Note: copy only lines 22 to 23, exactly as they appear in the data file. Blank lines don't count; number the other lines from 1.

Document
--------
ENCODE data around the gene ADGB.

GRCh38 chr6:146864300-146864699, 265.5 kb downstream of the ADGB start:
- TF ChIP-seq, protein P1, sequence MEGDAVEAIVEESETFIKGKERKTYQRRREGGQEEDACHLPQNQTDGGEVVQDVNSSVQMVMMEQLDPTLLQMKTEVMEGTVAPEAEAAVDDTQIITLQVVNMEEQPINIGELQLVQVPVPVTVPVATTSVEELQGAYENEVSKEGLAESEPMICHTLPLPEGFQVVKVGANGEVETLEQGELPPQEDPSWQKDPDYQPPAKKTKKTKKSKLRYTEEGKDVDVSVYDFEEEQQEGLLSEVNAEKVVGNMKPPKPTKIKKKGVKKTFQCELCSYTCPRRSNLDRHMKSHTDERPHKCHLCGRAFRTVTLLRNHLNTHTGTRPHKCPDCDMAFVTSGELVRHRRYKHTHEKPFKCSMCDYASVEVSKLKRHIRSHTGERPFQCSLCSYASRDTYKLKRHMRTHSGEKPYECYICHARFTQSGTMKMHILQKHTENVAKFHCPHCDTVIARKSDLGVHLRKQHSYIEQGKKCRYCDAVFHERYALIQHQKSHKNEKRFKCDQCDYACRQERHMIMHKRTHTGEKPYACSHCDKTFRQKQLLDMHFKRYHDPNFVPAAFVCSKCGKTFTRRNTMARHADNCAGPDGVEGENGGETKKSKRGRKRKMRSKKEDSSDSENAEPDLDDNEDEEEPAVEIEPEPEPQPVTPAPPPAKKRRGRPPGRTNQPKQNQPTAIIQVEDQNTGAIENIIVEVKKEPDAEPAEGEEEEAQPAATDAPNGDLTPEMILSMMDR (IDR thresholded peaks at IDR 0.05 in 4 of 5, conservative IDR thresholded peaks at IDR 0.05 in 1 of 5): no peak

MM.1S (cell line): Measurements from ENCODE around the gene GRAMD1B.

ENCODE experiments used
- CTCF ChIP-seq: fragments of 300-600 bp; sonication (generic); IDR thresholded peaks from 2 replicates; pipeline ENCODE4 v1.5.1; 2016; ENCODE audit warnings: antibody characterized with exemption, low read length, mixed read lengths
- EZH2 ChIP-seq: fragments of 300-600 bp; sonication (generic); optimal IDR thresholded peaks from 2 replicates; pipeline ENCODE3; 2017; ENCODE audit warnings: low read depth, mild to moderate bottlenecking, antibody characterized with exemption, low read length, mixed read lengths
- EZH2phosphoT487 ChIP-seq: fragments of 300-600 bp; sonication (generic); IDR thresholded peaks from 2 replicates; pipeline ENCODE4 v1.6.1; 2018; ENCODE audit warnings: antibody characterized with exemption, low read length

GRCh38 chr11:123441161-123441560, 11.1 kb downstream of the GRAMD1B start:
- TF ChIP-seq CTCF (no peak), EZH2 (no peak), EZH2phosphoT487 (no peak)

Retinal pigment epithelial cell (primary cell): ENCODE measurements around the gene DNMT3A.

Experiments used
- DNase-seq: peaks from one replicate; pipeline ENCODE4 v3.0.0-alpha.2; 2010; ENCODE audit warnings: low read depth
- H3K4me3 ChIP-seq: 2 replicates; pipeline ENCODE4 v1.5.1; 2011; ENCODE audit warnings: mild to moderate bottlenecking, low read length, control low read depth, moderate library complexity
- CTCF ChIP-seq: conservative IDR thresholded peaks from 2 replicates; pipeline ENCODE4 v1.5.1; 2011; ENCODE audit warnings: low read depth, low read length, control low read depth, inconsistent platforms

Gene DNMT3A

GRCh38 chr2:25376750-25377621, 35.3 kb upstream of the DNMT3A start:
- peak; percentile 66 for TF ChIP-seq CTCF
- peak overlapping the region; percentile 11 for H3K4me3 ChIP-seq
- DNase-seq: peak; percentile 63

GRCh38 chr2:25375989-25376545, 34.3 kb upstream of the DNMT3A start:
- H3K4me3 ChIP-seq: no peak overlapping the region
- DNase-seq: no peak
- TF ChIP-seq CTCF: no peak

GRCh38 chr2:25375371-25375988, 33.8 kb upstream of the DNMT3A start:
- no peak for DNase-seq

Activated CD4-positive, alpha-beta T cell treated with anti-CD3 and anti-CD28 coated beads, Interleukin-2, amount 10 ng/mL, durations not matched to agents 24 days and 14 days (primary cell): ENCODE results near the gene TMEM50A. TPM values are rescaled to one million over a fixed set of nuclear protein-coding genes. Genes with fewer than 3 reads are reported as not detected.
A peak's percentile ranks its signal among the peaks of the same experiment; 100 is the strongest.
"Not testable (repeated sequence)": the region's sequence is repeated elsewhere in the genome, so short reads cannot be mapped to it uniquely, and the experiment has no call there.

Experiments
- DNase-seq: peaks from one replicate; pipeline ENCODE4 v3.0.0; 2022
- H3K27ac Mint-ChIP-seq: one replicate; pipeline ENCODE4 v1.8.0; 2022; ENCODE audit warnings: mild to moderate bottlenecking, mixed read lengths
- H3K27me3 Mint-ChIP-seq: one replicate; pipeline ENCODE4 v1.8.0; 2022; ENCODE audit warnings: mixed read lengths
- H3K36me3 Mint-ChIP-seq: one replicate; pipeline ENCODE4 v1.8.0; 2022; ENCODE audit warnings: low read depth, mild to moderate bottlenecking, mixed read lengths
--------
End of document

- H3K4me3 ChIP-seq: no peak overlapping the region
- DNase-seq: no peak